Many in the Church refused to accept the decisions of the Iconoclastic Council. As a result, they were viciously persecuted by the imperial authorities. The time between 762 and 775 is known as the “decade of blood” since hundreds of Christians, mostly monks, were imprisoned, tortured, and even killed for harboring and honoring icons.
The Seventh Ecumenical Council
In 787, during the reign of the Empress Irene (r. 780–802), who favored icon veneration, a major council was held in Nicea which defined the legitimate and proper use of icons in the Church. This council, the true Seventh Ecumenical Council, followed the theology of Saint John of Damascus in affirming the propriety of the icons. It proclaimed that icons “should be set forth” in the churches and in private homes and in public places.
In the 22 canons promulgated by this council, relics are stipulated to be in every church (Canon 7); all monasteries are to be restored (Canon 13); mixed monasteries (with a men’s part and a women’s part on the same property) are allowed to continue to exist, but no new ones may be established (Canon 20); and the buying of church office (simony) is condemned (Canon 5).
In celebrating the decisions of this council, Father Alexander Schmemann declares:
Everything in the world and the world itself has taken on a new meaning in the Incarnation of God. Everything has become open to sanctification; matter itself has become a channel of the grace of the Holy Spirit.
From the proclamation of the Seventh Ecumenical Council
To make our confession short, we keep unchanged all the ecclesiastical traditions handed down to us, whether in writing or verbally, one of which is the making of pictorial representations, in conformity with the history of the preaching of the Gospel, a tradition useful in many respects, but especially in this, that the Incarnation of the Word of God is shown forth as real and not merely illusory. . . .
We, therefore, following the royal pathway and the divinely inspired authority of our Holy Fathers and the traditions of the Catholic Church (for, as we all know, the Holy Spirit dwells in her), define with all certitude and accuracy that just as the figure of the precious and life-giving Cross, so also the venerable and holy images, in painting and mosaics, as well as in other appropriate materials, should be set forth in the holy churches of God, and on the sacred vessels, and on the vestments and on hangings, and in pictures both in houses and in public places. These holy images should depict the figure of our Lord God and Savior Jesus Christ, and of our spotless Lady, the Mother of God, and of the honorable Angels and of all Saints, and of all pious people. For by so much more frequently as they are seen in artistic representation, by so much more readily are men lifted up to the memory of their prototypes, and to a longing after them. And to these should be given due salutation and honorable reverence (aspasmon kai timetiken proskynesis), but not indeed that true worship of faith (latreia) which pertains alone to the divine nature. . . . For the honor which is paid to the image passes on to that which the image represents, and he who reveres the image reveres in it the subject [hypostasis] represented. . . . Anathema to those who do not venerate the holy and venerable images. Anathema to those who call the sacred images idols.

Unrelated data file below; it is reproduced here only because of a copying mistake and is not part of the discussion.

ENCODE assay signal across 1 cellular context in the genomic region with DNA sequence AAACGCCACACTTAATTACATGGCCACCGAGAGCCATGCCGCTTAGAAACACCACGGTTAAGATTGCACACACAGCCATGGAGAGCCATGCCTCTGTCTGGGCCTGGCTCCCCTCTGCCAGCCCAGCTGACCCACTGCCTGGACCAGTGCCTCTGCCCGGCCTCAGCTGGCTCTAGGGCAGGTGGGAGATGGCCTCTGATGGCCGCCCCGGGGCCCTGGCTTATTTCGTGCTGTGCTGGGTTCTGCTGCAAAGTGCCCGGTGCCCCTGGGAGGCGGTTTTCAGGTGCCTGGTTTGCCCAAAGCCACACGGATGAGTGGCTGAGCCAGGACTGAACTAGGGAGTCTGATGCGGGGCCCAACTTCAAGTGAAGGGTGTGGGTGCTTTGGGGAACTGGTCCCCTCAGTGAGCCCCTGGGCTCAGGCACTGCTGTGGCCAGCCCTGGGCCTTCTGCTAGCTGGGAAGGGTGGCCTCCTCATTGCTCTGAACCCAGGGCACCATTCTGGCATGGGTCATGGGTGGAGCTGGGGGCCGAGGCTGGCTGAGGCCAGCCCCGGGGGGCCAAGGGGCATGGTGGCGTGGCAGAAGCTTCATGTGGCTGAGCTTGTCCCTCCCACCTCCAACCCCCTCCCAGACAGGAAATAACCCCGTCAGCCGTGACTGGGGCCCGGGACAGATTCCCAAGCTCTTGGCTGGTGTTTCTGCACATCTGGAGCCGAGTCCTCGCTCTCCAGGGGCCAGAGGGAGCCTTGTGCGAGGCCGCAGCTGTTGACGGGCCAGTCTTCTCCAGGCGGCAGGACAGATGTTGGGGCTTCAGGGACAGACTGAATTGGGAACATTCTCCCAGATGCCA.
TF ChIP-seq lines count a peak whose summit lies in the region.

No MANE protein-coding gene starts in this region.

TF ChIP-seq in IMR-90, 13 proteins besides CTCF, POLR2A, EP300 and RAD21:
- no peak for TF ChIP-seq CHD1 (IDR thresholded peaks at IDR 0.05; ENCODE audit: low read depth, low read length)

This Christological definition of icons and their veneration forms the substance of the dogma promulgated by the Seventh Ecumenical Council. The whole Christological dispute, in fact, comes to a climax with this council, which gave it its final ‘cosmic’ meaning.
With rejoicing, the Church acclaimed Empress Irene and her son Constantine as “a new Constantine and a new Helen.” However, Irene did not prove to be a praiseworthy empress for the rest of her rule, for in the year 797 she had her son Constantine blinded so that she might continue to rule by herself. After ruling five more years, she was ousted in a coup d’etat and exiled.
As we will see, the Seventh Ecumenical Council of 787 did not bring Iconoclasm to a permanent end. Tragically, it will arise again in the next century.